Goodbye Tennessee, hello Florida

It’s that time of year. The time of year when I ditch my relatives at Christmas and head with Troy to Florida to kayak the warm swamps, bays and rivers of southern Florida. We have new kayaks and will be heading out a week from today for a two-week stint.

Cades Cove in winter: lovely, but cold. Also, you can hear the strains of Deliverance.

Last year, Troy tried to feed me to the alligators in his quest to kill me:

The rare and elusive Jean in a mangrove tunnel in the Everglades

This year, we’ll be doing some open ocean kayaking. Most likely he’ll feed me to the sharks. In case he finally succeeds, it was nice knowing you all.

It's waiting for me. Or maybe just all the old people. It is Florida.

 

A note to our esteemed friends at the Fish and Wildlife: mountain lions are alive and well here

Earlier this year, our friends at the U.S. Fish and Wildlife Service declared eastern mountain lions extinct.  Across Tennessee, we all laughed. Here in heavily populated middle Tennessee in the suburbs of Nashville, we all know someone who knows someone who has seen a mountain lion. Some of us have seen them ourselves.  This poor dog came in to rescue with Big Fluffy Dog Rescue after a very clear mountain lion attack and she took the worst of it defending her flock:

Athena after her tangle with a mountain lion

Still, after all the sightings and all the evidence (puncture and slash marks on Athena, tracks, etc), the Fish and Wildlife people said there are no mountain lions here.  I wonder how they will explain this:

Oversized house cat hit on Hwy 109 near Gallatin TN on Tuesday, October 11

I think we’re going to need more catnip.

Note: Athena was attacked in 2008. She’s fine now and living large as a house pet. The picture needs proper attribution as I did not take it, but I am not sure who did. Suffice it to say, it’s not me, but the original can be found here.

Beauty and the beast: Great Smoky Mountain National Park

Tennessee is an odd state. Until 1994, this place was reliably Democratic and relatively tolerant. It produced Al Gore for Christ’s sake. Now, we elect people who vote to permit guns in bars.  When Stephen Colbert mocks you, you know you’ve got to apologize for your elected representatives. Despite our somewhat questionable politics and our lamentable history of sending legions of people to die in Texas, Tennessee is graced by one of the most spectacular landscapes anywhere.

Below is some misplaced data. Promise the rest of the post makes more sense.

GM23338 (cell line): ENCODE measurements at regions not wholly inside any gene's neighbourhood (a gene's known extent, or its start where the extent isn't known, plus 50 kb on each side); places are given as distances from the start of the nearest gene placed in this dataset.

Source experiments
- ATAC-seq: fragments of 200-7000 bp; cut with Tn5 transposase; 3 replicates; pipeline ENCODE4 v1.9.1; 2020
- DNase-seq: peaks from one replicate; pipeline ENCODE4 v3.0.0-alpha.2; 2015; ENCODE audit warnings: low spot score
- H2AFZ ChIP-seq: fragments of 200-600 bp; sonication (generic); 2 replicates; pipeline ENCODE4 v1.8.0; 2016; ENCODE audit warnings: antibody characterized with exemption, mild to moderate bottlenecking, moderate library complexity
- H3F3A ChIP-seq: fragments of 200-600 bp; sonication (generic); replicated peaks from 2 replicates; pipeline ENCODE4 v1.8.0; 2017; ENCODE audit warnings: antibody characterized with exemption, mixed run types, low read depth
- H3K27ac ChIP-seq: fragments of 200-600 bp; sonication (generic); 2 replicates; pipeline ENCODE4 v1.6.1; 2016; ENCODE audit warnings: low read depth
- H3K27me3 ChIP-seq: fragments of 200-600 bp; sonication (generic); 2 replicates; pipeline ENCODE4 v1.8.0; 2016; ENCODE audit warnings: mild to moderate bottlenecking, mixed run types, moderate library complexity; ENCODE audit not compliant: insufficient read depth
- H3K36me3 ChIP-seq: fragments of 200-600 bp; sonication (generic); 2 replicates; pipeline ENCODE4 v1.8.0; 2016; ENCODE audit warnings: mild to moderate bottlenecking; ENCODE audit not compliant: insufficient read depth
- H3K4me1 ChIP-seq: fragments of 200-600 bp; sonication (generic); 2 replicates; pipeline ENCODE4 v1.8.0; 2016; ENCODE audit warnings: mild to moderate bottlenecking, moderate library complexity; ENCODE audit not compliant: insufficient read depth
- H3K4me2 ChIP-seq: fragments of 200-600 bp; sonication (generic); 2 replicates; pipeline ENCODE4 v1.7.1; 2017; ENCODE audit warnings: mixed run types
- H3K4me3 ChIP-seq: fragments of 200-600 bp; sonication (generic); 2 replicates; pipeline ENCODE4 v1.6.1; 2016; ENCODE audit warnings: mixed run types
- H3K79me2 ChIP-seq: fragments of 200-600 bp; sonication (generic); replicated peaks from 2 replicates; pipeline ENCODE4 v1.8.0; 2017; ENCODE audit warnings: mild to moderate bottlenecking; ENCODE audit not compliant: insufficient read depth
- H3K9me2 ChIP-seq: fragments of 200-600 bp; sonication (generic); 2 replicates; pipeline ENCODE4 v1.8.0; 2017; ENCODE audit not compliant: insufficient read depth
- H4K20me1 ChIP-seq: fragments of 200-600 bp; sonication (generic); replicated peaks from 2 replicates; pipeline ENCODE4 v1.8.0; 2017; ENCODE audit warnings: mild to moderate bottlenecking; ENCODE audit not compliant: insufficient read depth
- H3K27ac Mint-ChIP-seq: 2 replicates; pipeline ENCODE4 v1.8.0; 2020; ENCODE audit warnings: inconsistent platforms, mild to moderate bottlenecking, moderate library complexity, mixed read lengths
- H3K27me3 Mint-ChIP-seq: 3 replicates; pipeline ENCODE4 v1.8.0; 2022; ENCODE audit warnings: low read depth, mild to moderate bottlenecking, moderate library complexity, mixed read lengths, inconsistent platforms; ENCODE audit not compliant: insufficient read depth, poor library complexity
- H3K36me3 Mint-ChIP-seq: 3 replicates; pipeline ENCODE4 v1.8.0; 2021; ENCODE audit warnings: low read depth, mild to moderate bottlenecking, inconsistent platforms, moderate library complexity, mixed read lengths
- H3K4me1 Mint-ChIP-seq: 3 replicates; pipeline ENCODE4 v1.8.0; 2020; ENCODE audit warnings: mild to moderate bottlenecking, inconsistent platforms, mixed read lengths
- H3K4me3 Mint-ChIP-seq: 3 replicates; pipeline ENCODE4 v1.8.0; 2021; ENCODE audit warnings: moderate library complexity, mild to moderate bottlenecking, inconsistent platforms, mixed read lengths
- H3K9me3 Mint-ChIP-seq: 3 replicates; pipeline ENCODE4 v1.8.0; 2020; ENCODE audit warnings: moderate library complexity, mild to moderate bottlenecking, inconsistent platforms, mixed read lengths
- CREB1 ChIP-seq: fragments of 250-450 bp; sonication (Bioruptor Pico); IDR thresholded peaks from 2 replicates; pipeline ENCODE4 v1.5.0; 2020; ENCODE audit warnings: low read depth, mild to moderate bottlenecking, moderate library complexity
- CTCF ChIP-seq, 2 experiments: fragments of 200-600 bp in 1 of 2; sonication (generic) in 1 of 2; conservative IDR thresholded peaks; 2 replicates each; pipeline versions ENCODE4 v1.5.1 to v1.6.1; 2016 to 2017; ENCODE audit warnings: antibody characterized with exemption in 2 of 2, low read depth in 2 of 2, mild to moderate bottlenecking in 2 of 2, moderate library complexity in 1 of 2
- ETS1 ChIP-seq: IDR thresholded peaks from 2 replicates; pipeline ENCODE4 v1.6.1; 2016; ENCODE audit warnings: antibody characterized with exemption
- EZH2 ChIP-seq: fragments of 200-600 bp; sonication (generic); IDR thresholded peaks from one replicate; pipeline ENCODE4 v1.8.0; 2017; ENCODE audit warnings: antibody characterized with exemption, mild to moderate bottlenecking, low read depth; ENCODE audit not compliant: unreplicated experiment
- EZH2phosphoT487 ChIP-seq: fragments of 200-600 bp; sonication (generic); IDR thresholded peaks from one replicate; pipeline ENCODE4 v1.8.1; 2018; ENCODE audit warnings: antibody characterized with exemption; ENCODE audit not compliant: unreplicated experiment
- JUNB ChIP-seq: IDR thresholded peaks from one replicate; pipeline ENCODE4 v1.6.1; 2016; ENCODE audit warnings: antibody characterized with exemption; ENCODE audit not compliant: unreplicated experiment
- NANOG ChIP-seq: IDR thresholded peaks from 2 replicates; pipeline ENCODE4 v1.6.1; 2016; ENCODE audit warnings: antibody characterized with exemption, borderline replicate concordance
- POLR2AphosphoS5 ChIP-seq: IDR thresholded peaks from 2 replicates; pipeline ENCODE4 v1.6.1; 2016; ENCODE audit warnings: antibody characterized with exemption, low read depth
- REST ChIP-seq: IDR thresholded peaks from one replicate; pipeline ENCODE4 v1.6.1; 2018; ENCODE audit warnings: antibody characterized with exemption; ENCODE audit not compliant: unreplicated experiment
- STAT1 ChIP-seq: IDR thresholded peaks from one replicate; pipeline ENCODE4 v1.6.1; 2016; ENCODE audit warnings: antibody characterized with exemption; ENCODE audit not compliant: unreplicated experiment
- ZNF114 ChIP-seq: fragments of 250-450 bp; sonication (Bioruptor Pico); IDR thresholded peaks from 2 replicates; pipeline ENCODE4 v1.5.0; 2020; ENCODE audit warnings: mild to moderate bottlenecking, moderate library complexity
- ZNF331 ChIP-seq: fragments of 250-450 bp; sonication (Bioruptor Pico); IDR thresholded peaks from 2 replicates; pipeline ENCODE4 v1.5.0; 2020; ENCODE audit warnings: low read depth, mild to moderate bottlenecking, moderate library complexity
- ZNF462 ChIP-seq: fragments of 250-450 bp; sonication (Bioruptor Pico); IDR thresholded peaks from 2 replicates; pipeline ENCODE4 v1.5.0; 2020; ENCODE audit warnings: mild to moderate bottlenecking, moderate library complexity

The sheer prettiness of Roaring Fork in the Smokies in the fall. Suck it Texas - Tennessee is way more attractive.

The combination of water, fog and forest in the fall produces spectacular hiking scenery. Wet leaves on rock are slick and I have planked unintentionally on more than one occasion..

Seriously, it's ridiculously gorgeous.

When socked in by fog, the forests are very quiet and still and you can pretend that Gatlinburg was destroyed in an epic catastrophe** even though you are two miles from it.

Alliteration: fog in the forest in fall.

No trip to the Smokies would be complete without a bear sighting. I love bears. Black bears rock and if you are respectful of them, they will put on a nice show for you.

Acorn snack time for the black bears

** No such luck.

* Note * – I took none of the pics. Troy was the photographer that gets the credit here.

The Grim Reaper Report: National Park deaths

I have noticed an uptick in people who find this blog with searches for people who die in various national parks or as dinner for a shark or grizzly bear. Y’all are clearly a morbid, bloodthirsty bunch. This morning, these searches found this blog:

Searching for dead people

As a public service, for those of you with morbid curiosity wasting time looking for information on people who have died in National Parks and how, here’s where you need to go:

Yellowstone deaths

This bear in Yellowstone did not eat us as we stayed a long way away. If you surprise a bear with cubs, you can expect to be dispatched to the hereafter. Note the grainy picture which denotes long distance away from danger.

 

Yosemite deaths

3 people just died here. We didn't, but we stayed behind the rails.

Zion National Park deaths

This is why people die on Angel's Landing. It's 1200 feet off to one side and 900 on the other. I'm not insane enough to climb this, but Troy was. He's alive.

Grand Canyon deaths

Death Valley National Park deaths

Mount Ranier National Park deaths

Great Smoky Mountain National Park deaths/statistics

People die in Great Smoky Mountain National Park every year. Mostly because they are stupid. Waterfalls are dangerous.

 

Acadia National Park

Joshua Tree National Park

Mt. St. Helens National Volcanic Monument

Channel Islands National Park

Biscayne National Park

The water at Biscayne National Park is crystal clear. You can drown here or be eaten by a shark. According to Troy, who has to my knowledge, never set a toe in the ocean.

Big Bend National Park

Rocky Mountain National Park

I did not drown, fall off a waterfall or get eaten by a mountain lion in Rocky Mountain National Park

Grand Teton National Park

Troy hiked all 19+ miles of this trail in Grand Teton without dying

Badlands National Park (click on the compendium for details by year)